Pioneer’s R12/share offer ‘ridiculous’

If farmers and others holding 35% of KWV put on a united front, they can ward off a possible buy out of the 92-year-old company by Pioneer Foods.

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 Pioneer needs 75% of shareholders to vote in favour of the deal. In what currently stands as an “expression of interest”, Pioneer has offered to purchase the entire share capital of its Paarl neighbour for nearly R827,7 million, or R12/share. If the “interest” solidifies into a firm offer, and is approved by shareholders, a quarter of the sum will be settled in Pioneer Foods shares, with the balance settled in cash.

Danie de Wet, former KWV chairperson and owner of Dewetshof Wines, said the offer was “ridiculously low”. “The financial statement of KWV has put the conservative nett asset value at R18,40/share, so anything below that isn’t a fair price. The current shareholders, excluding Zeder and PSG, are definitely not interested in that price.”

De Wet estimated that wine farmers could hold 20% to 30% of shares. “KWV is an asset that wine farmers have built up over the generations and a lot of wealth is still lying in that asset.” At a glance, KWV’s shareholding is simple: five major shareholders hold just over 65%; Zeder holds 35%; Withmore 18%; Keet 7%; Vinpro 3%; and Rootstock Investments 2%. Individuals and institutions hold the balance of 35%. But the PSG Group has full control of Zeder (41%), indirectly making PSG the largest shareholder in KWV. PSG is also the largest shareholder in Pioneer. Zeder owns about 42% of Kaap Agri, and Kaap Agri owns 28% of Pioneer. KWV chairperson Thys du Toit owns Rootstock and sits on the boards of PSG and Pioneer.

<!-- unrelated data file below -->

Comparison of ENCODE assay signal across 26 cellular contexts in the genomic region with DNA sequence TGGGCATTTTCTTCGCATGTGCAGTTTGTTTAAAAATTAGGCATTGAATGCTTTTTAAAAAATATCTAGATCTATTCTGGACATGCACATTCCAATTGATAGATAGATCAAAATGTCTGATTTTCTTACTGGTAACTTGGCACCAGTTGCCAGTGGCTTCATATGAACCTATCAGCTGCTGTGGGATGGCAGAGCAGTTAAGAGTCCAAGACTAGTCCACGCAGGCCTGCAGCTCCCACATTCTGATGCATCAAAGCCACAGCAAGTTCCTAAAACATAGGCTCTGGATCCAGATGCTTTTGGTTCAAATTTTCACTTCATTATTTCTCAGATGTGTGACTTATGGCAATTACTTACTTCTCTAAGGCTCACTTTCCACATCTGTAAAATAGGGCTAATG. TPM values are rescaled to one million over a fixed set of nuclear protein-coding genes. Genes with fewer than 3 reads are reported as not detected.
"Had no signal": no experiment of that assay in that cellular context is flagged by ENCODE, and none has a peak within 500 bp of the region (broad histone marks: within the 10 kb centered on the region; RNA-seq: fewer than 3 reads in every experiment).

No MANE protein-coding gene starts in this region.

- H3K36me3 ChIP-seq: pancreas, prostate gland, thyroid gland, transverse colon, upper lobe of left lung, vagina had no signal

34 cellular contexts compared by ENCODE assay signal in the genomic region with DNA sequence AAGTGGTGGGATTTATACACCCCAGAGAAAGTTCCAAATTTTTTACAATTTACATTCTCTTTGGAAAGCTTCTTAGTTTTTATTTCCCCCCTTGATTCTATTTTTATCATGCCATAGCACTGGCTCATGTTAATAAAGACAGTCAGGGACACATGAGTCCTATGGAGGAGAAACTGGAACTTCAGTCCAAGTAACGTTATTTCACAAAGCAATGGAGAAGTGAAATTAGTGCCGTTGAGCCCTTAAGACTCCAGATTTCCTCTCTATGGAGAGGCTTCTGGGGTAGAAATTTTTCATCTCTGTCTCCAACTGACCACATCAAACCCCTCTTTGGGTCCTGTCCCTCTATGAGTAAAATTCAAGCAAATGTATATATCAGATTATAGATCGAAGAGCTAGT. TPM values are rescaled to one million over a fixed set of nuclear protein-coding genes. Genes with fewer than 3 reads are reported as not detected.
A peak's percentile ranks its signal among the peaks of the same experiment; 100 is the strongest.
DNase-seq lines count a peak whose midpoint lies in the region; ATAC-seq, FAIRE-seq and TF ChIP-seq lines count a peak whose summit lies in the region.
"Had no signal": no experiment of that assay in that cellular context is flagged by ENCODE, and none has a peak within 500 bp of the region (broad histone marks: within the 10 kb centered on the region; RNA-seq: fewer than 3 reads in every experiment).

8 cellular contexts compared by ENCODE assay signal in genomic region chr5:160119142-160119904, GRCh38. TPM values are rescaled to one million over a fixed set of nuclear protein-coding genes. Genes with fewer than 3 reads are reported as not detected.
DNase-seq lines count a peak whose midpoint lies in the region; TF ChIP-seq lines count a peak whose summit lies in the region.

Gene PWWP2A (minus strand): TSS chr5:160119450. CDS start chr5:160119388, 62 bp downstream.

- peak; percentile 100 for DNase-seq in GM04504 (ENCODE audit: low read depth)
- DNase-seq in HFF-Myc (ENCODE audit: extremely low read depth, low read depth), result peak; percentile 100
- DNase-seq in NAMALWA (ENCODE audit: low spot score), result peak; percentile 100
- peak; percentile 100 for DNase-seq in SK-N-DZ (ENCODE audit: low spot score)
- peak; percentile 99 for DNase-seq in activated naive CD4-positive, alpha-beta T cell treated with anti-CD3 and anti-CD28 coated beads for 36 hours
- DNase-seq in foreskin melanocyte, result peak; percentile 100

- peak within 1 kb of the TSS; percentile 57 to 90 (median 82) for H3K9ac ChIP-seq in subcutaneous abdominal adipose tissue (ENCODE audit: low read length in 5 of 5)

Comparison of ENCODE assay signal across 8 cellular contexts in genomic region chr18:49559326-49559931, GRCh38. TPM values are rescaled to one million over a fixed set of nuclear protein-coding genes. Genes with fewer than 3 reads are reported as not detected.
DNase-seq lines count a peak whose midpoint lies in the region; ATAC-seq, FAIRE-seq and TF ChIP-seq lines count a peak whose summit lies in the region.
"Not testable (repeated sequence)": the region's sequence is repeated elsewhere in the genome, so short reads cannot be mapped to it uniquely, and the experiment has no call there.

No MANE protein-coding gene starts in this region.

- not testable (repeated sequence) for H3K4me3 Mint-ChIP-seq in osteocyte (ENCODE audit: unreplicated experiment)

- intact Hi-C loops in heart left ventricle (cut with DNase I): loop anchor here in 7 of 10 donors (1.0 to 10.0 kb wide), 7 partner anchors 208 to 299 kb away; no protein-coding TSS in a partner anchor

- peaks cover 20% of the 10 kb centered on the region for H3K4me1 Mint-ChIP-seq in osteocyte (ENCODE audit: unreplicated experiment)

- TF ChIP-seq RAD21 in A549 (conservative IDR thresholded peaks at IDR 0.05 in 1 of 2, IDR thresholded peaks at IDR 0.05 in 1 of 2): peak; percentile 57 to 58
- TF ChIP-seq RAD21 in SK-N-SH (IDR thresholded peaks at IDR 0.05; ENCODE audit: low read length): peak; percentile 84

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“Zeder shareholders should question why Zeder is selling valuable KWV shares when the beneficiary on the other side – Pioneer – has a majority in Zeder,” said De Wet. The KWV board has appointed a sub-committee to consider the offer, and an independent expert to provide advice should the transaction proceed.

De Wet said shareholders who feel strongly against the deal, but can’t attend the shareholder meeting where they have to vote on it, should make use of proxies to vote if they want to block it. Du Toit said KWV would do what’s best for the business. “The emotional ownership of the company is much broader than the shares in trade, and this is something that the KWV board recognises and respects,” he said.